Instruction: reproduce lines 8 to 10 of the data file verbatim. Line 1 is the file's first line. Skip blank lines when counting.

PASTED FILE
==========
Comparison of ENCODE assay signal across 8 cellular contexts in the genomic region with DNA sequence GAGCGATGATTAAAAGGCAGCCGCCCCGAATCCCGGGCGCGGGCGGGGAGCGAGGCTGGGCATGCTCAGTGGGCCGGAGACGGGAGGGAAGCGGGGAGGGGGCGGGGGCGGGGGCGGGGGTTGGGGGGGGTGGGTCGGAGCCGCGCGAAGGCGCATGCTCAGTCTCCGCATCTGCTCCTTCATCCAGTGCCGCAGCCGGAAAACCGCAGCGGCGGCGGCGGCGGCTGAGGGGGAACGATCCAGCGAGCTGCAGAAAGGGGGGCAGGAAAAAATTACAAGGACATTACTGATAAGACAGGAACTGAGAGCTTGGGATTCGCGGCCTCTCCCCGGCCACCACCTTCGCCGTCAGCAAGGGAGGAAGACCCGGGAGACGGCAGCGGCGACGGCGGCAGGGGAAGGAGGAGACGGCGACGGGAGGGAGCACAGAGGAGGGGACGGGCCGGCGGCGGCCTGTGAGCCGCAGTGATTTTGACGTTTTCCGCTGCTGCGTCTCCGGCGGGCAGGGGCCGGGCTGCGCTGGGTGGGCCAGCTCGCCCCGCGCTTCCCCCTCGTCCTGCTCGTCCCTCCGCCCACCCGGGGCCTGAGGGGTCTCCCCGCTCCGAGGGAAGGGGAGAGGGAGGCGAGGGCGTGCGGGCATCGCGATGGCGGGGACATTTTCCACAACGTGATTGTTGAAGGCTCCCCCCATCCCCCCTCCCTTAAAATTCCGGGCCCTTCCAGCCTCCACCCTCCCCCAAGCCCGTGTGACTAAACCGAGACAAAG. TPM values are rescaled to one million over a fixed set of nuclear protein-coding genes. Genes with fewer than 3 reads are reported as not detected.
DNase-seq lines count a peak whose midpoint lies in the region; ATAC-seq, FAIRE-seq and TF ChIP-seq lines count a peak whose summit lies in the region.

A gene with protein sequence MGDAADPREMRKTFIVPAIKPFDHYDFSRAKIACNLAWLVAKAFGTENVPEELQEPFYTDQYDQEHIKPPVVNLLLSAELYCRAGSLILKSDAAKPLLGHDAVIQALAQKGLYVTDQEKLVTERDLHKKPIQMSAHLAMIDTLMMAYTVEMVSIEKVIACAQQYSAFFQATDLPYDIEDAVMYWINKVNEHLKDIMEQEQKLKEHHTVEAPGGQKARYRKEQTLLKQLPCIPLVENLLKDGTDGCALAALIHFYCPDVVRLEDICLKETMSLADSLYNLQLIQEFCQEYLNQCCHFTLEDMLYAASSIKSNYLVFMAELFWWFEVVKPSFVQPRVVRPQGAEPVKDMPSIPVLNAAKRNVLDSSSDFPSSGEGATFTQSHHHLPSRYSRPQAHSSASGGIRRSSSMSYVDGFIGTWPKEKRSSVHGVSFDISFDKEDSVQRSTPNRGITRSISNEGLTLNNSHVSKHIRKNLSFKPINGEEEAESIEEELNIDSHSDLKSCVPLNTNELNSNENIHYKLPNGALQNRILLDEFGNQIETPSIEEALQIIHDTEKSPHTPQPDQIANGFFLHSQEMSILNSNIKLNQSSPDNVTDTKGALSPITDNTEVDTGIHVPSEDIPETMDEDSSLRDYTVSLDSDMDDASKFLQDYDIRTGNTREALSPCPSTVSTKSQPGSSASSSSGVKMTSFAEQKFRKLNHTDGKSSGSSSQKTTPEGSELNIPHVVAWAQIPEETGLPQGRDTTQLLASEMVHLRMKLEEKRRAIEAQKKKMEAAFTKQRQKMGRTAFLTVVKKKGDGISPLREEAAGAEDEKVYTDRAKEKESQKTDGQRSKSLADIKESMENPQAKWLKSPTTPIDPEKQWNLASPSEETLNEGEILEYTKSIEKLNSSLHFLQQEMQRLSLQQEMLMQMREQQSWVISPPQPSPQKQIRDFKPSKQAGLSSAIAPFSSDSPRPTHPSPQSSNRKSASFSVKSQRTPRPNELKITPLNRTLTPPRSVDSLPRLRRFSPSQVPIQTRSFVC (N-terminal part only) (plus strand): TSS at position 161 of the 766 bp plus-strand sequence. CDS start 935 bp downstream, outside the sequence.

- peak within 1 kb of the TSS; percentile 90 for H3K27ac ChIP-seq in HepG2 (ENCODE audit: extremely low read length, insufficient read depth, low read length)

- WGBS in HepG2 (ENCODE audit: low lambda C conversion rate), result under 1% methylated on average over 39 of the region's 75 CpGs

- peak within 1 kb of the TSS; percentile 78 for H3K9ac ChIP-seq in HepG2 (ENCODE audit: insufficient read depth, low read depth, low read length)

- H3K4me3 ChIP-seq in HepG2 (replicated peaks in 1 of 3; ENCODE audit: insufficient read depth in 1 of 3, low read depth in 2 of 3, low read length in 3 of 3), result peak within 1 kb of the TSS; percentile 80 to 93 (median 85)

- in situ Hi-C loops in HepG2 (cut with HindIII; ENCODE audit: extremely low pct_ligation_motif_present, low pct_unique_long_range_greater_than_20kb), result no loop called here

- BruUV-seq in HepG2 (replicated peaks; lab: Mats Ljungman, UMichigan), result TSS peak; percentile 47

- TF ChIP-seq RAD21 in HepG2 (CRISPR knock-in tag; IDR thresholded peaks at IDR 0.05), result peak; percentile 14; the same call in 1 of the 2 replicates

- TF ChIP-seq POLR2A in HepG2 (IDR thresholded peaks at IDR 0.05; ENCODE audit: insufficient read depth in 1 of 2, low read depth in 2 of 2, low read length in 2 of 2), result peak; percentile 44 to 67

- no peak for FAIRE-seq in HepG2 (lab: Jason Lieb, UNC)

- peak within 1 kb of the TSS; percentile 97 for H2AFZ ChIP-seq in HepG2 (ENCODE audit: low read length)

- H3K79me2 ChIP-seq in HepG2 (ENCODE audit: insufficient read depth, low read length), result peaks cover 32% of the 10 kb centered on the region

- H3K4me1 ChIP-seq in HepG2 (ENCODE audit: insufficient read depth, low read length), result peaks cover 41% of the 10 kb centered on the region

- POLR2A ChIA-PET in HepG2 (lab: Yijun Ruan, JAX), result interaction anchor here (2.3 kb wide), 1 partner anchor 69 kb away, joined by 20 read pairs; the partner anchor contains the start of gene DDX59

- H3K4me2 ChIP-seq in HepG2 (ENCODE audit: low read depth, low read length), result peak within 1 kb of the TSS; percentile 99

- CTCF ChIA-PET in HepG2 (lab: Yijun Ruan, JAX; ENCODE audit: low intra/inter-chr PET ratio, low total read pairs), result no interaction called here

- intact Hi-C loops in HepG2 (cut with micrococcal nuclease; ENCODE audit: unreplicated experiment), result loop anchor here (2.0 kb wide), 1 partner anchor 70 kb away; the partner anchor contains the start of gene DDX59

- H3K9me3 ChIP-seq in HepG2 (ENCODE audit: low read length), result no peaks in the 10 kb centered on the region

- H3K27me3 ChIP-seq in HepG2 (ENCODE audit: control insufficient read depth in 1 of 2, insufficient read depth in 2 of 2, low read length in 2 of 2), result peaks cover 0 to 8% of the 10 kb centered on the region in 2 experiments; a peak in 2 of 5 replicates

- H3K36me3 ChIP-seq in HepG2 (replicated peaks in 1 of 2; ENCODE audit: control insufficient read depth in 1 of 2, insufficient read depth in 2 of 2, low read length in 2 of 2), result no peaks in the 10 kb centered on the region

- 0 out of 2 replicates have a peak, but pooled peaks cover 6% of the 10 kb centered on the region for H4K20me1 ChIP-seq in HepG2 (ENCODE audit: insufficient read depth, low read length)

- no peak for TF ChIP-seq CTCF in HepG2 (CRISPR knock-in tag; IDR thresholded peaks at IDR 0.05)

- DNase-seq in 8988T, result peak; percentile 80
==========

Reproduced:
- in situ Hi-C loops in HepG2 (cut with HindIII; ENCODE audit: extremely low pct_ligation_motif_present, low pct_unique_long_range_greater_than_20kb), result no loop called here

- BruUV-seq in HepG2 (replicated peaks; lab: Mats Ljungman, UMichigan), result TSS peak; percentile 47

- TF ChIP-seq RAD21 in HepG2 (CRISPR knock-in tag; IDR thresholded peaks at IDR 0.05), result peak; percentile 14; the same call in 1 of the 2 replicates